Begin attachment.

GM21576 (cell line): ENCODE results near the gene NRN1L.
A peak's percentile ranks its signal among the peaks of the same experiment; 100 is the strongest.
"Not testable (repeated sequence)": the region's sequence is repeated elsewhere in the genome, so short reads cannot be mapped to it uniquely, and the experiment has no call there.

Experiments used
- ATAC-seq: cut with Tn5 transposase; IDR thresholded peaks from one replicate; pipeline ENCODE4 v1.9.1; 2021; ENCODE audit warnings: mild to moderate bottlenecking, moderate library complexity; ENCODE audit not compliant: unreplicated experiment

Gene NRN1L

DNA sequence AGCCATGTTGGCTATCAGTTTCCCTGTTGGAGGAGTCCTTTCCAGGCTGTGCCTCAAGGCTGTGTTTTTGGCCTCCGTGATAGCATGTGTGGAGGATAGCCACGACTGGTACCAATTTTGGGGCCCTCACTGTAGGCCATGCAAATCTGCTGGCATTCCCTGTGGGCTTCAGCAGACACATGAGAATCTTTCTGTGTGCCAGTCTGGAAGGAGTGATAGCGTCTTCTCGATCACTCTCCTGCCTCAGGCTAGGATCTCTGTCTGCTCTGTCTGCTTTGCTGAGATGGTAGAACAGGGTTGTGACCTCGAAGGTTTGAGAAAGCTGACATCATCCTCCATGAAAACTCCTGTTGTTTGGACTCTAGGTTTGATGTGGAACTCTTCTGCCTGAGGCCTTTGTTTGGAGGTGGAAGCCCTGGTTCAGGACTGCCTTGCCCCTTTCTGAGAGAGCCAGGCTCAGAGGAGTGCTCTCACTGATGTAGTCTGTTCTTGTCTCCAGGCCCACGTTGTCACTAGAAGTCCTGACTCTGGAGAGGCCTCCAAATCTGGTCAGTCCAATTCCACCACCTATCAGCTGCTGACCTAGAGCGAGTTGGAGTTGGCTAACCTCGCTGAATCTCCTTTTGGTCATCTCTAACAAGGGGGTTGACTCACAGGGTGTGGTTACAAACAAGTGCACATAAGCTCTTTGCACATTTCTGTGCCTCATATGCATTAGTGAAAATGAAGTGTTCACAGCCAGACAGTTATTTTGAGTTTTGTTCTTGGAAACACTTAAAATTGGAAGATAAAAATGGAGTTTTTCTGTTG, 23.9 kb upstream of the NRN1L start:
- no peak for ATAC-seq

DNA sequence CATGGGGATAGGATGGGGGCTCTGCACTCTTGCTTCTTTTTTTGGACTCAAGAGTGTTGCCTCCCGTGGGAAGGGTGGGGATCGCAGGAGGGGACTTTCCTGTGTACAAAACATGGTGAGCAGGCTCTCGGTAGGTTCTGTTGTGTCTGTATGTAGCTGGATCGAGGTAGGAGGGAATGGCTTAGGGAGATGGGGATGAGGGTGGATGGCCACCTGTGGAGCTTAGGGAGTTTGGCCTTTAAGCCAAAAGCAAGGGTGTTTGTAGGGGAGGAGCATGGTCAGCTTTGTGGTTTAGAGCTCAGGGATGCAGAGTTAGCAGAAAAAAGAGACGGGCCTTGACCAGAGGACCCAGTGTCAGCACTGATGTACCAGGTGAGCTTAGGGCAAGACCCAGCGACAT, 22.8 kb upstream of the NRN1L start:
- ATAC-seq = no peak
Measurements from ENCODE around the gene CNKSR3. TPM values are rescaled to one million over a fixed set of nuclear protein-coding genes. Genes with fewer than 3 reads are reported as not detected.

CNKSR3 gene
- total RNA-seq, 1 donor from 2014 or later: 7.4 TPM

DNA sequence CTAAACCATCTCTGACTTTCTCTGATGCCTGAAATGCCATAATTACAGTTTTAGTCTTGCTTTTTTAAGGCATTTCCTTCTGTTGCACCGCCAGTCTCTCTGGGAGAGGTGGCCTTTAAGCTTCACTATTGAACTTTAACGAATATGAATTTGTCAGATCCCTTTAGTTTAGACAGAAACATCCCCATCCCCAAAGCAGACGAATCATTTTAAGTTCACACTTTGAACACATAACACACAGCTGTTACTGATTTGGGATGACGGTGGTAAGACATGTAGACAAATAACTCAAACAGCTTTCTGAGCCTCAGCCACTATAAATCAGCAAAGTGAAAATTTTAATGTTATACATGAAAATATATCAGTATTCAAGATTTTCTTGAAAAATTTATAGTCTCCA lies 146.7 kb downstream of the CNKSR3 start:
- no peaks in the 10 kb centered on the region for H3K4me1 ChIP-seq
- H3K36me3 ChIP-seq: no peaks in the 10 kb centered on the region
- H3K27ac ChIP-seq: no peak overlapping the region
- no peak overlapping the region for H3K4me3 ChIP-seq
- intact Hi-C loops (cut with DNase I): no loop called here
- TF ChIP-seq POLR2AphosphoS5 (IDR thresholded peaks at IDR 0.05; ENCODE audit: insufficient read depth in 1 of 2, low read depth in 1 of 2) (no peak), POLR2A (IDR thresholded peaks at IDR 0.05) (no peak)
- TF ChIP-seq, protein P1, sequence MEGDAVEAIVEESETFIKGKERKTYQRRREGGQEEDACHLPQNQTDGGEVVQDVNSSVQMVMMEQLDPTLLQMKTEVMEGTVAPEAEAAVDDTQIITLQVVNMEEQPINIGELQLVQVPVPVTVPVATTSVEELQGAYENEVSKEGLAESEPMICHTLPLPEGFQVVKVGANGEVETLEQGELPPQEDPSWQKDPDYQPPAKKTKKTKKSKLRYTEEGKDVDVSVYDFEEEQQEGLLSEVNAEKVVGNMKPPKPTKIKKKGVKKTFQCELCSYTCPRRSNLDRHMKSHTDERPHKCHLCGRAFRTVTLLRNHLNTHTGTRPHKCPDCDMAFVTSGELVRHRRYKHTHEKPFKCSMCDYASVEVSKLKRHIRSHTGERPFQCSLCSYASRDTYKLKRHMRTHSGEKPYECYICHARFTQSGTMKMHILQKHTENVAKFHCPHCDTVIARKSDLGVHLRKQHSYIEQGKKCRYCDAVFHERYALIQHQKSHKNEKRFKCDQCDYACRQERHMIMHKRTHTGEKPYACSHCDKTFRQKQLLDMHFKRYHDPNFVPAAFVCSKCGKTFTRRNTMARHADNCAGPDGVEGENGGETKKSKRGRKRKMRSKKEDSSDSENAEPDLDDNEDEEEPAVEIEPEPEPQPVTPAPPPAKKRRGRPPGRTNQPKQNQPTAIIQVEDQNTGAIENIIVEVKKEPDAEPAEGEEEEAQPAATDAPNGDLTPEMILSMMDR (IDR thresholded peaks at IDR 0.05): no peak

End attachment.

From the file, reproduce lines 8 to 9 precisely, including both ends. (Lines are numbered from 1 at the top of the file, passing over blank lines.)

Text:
- no peak for ATAC-seq

DNA sequence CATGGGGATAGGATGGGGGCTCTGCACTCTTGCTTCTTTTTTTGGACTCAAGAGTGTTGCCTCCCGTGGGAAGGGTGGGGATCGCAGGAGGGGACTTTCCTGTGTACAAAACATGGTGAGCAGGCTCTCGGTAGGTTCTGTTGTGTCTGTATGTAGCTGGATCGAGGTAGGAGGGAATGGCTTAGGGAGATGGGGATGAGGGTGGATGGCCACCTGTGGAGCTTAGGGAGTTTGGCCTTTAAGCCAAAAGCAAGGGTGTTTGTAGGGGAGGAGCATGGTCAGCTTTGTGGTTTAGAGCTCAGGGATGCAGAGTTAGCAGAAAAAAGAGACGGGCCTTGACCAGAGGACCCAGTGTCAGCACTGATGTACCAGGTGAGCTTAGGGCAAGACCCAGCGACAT, 22.8 kb upstream of the NRN1L start: